Wednesday, November 02, 2016

Fear of retaliation

Public Release: 2-Nov-2016
Fear of retaliation
Why we tend not to enforce social norms
University of Cologne

Imagine a group of travelers who witness two cases of littering at a train station. One person throws a coffee cup on the platform. Another person throws away not only a coffee cup, but an entire bag of trash. Who is more likely to be confronted and reprimanded by bystanders? Although throwing away a bag of trash is considered the bigger norm violation, this behavior does not elicit a stronger reaction in witnesses. That is the result of a study conducted by Bettina Rockenbach, Professor of Experimental and Behavioral Economics at the University of Cologne, Loukas Balafoutas (University of Innsbruck) and Nikos Nikiforakis (New York University Abu Dhabi).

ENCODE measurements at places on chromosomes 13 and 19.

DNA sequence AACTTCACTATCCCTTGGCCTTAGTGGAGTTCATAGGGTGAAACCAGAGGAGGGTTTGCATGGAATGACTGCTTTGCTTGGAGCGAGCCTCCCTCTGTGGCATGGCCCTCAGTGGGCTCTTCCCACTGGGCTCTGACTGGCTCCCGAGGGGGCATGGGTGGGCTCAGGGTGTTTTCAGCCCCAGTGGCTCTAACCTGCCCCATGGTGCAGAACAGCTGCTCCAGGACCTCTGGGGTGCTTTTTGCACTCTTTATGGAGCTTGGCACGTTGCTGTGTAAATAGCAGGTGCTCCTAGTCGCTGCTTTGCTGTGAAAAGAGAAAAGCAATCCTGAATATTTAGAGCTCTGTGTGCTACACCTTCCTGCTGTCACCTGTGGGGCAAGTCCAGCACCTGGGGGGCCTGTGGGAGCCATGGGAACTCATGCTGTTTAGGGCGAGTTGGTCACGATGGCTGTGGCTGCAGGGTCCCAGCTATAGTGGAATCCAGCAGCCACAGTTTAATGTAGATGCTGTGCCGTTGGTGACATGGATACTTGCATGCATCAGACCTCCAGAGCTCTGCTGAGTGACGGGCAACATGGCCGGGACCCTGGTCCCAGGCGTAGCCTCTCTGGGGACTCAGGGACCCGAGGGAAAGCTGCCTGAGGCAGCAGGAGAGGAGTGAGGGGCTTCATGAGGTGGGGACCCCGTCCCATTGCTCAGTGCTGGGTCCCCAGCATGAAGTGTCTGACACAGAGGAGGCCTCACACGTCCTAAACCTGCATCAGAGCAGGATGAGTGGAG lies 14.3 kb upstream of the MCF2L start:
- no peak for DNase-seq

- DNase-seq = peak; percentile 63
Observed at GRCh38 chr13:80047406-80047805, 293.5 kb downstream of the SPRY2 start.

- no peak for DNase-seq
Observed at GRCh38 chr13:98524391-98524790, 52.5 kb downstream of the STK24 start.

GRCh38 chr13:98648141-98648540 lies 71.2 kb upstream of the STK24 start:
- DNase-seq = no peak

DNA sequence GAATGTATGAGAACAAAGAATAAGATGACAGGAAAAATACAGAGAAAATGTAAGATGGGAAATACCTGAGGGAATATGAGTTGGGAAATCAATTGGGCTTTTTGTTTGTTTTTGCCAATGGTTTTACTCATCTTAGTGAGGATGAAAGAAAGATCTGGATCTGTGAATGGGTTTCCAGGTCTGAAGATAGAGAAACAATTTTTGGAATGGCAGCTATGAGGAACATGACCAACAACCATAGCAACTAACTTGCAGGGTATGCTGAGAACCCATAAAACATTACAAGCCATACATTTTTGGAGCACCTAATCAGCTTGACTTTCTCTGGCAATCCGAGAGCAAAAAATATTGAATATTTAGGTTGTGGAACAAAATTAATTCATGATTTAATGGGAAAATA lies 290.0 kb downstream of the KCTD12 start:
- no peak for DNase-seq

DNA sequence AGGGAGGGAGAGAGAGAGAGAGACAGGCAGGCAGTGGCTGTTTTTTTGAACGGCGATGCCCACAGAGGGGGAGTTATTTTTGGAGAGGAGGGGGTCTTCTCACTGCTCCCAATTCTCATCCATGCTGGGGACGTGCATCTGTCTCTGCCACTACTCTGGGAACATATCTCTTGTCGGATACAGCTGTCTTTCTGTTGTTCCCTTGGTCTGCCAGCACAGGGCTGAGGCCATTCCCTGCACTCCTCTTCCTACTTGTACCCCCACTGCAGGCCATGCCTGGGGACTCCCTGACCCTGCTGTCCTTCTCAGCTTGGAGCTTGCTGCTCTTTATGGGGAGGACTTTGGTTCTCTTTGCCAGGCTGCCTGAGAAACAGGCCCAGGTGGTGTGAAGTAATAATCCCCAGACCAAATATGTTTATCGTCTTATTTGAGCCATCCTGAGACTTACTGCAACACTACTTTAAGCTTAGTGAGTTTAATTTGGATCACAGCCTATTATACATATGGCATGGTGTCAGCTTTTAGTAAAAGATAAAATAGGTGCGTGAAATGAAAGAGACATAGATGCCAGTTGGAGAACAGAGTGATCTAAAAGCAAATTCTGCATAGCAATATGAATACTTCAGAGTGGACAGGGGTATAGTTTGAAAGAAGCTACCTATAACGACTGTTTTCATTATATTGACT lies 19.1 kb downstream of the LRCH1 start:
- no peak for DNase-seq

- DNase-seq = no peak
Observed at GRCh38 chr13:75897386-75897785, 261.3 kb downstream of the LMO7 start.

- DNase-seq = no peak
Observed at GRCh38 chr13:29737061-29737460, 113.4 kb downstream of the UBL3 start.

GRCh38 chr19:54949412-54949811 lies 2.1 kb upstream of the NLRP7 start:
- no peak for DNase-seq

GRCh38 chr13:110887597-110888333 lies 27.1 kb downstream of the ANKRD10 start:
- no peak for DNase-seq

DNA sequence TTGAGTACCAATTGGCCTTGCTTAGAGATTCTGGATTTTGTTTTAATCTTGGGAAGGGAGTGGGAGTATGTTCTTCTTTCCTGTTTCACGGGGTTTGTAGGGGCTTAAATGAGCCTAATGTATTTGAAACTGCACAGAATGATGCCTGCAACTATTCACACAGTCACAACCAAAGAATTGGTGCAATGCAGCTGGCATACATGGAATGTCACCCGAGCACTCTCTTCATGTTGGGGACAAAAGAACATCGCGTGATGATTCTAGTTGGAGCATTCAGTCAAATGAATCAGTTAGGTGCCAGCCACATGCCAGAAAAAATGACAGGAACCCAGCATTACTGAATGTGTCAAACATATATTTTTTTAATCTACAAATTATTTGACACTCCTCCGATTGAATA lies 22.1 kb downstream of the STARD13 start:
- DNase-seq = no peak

Travelers have more negative emotions toward the larger violation and felt that it should be reprimanded more severely. Despite these emotional responses, however, the surveyed individuals admitted that they would be reluctant to confront or punish such violations in real-life settings.

The scientists explain this reluctance with the perceived risk of retaliation by the norm violator. The greater the norm violation, the greater the retaliation might be. Bystanders feared that in cases of a more severe social norm violation, the person's reaction would be stronger when confronted or reprimanded. The study shows that social self-regulation has its limits. Up to a certain point, we reprimand each other for bad behavior. But in cases of more extreme norm violations, social self-regulation no longer works and we need authorities, police and security personnel.

No comments:

Post a Comment